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232 A CENTURY OF BALLADS
field; Hermann Lohr's "Songs of the Norse-land," produced at a Butt-Rumford concert at the Albert Hall; and in lighter vein "The Old Grey Fox" (M. V. White) and Squire's "Three for Jack." His singing of the " Four Serious Songs " of Brahms, and other classical songs, hardly comes under the heading of this book.
Rumford relates an amusing experience he had once at a concert up north. Somehow or other his luggage had got lost en route, and he had no other clothes to appear in. However, the violoncellist of the evening, who happened to be something near Rumford's size, offered to help him out of the difficulty, and the two accordingly played the parts of "quick-change artists," each appearing in the same dress suit alternately!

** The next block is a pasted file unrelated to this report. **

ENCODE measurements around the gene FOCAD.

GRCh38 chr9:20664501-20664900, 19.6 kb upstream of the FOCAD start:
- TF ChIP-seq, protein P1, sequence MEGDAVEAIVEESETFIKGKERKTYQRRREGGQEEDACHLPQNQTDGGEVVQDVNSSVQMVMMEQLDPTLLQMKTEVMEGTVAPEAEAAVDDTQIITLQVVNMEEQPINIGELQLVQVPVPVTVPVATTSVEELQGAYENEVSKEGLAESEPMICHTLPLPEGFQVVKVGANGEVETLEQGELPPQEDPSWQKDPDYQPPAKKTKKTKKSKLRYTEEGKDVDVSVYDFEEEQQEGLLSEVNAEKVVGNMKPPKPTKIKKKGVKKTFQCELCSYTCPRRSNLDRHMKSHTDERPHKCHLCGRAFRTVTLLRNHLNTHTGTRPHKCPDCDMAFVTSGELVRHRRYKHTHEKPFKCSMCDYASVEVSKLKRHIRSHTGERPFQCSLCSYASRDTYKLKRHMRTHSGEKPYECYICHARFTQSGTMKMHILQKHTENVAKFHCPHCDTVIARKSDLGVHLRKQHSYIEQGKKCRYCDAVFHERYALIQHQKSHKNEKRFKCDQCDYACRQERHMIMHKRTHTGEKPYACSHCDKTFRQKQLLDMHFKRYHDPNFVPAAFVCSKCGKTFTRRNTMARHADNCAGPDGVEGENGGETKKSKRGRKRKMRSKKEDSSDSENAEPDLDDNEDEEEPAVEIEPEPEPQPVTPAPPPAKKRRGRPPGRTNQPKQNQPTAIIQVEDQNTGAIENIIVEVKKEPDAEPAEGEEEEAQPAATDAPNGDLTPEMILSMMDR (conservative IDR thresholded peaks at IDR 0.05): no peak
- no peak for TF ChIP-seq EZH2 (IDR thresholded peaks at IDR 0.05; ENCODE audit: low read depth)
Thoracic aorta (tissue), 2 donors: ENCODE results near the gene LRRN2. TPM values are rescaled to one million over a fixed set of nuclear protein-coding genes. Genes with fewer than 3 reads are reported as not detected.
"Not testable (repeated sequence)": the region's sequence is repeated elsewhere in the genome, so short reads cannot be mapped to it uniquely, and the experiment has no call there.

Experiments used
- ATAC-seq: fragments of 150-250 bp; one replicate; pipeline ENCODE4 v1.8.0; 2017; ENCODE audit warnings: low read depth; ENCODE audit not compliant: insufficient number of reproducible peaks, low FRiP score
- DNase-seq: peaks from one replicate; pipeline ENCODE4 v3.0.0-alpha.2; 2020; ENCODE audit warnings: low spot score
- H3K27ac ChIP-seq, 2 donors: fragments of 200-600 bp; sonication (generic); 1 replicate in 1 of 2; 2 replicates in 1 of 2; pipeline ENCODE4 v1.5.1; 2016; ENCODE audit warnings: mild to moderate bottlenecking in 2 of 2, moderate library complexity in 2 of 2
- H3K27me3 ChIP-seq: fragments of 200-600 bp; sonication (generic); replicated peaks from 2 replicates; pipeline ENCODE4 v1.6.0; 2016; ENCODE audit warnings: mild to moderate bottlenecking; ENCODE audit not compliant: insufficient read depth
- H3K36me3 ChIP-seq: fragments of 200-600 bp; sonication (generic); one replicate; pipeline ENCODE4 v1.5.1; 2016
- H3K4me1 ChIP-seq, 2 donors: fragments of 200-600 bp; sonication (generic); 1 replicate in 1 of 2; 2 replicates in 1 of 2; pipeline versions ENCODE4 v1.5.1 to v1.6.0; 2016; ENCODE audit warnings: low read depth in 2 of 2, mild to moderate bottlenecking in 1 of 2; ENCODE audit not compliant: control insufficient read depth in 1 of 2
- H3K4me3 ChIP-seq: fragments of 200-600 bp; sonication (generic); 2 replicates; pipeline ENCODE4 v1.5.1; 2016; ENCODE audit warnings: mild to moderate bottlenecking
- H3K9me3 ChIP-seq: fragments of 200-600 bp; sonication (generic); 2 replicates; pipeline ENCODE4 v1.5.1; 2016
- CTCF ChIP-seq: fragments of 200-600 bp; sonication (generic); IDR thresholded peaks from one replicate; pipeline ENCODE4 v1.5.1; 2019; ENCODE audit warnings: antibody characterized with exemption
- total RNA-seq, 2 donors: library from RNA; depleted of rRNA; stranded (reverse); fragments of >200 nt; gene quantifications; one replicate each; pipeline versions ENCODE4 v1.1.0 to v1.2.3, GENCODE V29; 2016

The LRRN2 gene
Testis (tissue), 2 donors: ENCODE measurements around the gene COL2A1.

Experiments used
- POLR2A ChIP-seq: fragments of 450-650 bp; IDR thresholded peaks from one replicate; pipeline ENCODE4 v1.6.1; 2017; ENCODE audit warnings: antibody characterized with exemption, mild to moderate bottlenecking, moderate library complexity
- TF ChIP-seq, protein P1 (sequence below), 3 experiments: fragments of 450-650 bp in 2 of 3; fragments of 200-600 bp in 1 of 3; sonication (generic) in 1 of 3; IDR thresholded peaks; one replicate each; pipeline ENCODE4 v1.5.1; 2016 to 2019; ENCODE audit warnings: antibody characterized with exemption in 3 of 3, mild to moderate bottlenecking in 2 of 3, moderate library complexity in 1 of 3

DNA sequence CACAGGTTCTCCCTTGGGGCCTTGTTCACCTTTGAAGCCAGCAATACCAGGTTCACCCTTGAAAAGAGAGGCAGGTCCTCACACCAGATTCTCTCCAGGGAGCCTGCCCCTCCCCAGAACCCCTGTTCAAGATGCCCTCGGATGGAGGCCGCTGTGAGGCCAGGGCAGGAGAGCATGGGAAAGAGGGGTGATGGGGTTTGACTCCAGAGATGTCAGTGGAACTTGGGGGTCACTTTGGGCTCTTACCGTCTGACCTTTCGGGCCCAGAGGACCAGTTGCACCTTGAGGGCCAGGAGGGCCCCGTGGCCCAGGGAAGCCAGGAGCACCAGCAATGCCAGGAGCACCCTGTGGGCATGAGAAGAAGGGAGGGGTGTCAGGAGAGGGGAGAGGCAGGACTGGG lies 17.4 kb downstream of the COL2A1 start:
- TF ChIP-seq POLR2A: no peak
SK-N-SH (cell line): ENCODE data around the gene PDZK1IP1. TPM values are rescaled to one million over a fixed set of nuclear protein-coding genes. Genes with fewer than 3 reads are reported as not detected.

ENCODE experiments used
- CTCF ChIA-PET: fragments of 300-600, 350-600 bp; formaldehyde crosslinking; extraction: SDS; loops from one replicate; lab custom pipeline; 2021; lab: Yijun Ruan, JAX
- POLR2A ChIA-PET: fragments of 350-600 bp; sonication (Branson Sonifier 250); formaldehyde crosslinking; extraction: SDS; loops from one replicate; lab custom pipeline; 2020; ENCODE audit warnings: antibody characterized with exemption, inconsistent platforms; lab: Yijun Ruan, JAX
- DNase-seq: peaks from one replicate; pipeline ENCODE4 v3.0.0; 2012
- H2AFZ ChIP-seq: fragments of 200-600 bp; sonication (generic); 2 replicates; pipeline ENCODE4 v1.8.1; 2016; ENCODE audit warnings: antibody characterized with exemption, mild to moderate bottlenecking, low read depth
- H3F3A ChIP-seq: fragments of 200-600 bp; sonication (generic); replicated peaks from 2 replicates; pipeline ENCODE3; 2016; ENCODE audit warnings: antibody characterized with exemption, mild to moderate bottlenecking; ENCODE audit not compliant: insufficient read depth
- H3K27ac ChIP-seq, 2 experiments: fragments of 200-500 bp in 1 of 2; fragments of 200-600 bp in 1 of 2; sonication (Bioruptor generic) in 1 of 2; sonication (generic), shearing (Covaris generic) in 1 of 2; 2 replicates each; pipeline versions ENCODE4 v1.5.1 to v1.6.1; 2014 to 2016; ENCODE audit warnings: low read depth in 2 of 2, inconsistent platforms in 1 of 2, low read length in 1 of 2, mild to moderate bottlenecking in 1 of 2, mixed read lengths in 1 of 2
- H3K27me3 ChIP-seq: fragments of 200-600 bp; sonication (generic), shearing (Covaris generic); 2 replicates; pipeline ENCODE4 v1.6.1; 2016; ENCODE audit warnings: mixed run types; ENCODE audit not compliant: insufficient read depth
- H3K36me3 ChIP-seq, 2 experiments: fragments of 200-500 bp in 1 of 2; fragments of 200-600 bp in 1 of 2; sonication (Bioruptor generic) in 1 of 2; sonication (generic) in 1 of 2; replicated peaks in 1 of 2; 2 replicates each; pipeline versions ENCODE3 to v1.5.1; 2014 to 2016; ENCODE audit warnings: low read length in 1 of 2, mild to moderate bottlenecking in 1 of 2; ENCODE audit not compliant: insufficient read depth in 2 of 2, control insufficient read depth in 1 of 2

One other little story that Rumford tells bears a sentimental interest. "Whilst living at Birkenhead," he says, "I was in London on a visit, and having half an hour to spare, turned into St. James's Hall. Before hurrying to the station I had only time to hear two items on the programme—one a song by Plunket Greene, who became one of my dearest friends, and the other ' Kathleen Mavourneen,' by the lady who is now my wife."
Public singers are often inundated with requests for autographs, but these are not always so amusing as the following effusion, which was